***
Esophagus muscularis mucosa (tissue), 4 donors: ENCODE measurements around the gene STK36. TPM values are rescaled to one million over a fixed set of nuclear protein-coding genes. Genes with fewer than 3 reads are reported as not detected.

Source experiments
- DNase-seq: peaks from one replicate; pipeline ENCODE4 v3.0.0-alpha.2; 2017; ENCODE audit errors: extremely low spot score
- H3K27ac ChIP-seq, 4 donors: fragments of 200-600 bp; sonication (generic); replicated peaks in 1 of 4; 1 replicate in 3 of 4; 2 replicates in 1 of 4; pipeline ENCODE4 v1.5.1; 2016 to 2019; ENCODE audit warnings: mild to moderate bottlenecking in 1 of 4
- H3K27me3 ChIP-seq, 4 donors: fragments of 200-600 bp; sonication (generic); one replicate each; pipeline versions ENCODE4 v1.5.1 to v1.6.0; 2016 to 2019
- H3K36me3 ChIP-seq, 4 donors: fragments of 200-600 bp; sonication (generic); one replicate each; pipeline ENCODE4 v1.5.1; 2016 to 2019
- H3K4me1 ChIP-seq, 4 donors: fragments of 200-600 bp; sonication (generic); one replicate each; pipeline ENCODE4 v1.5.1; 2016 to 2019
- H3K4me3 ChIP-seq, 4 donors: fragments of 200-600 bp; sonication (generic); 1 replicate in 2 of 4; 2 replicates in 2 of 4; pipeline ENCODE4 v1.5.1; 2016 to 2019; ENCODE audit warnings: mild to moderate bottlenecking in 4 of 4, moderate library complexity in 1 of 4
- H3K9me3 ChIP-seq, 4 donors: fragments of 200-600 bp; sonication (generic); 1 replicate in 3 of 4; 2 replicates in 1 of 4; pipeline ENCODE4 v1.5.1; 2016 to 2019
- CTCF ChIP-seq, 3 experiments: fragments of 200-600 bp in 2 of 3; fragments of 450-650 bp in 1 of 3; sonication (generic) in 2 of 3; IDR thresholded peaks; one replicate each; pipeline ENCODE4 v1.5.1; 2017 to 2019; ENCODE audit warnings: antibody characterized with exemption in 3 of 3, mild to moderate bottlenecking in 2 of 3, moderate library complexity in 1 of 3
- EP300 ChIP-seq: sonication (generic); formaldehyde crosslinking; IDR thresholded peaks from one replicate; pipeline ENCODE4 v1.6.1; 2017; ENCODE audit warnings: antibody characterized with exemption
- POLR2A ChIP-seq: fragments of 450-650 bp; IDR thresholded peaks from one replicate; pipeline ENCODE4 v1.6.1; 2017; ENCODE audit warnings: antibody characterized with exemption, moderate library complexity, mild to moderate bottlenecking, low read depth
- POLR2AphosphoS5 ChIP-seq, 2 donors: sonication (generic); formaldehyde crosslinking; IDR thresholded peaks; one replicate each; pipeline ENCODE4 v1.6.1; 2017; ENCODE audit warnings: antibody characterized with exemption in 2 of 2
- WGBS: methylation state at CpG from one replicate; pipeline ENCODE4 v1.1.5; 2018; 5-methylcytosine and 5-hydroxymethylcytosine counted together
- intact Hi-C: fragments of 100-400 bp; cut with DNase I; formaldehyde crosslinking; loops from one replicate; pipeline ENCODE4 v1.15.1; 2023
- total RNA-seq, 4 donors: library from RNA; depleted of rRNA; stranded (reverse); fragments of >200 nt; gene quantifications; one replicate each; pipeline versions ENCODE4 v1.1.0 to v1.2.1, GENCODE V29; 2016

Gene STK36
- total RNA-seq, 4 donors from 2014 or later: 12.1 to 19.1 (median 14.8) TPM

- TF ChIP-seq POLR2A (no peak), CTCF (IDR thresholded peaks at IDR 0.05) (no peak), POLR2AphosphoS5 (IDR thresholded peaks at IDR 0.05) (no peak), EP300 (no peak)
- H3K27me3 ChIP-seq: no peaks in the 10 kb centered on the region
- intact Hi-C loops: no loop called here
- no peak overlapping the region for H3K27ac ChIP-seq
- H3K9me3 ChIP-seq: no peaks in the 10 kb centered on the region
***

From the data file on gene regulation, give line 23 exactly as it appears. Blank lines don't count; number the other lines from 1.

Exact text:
- H3K9me3 ChIP-seq: no peaks in the 10 kb centered on the region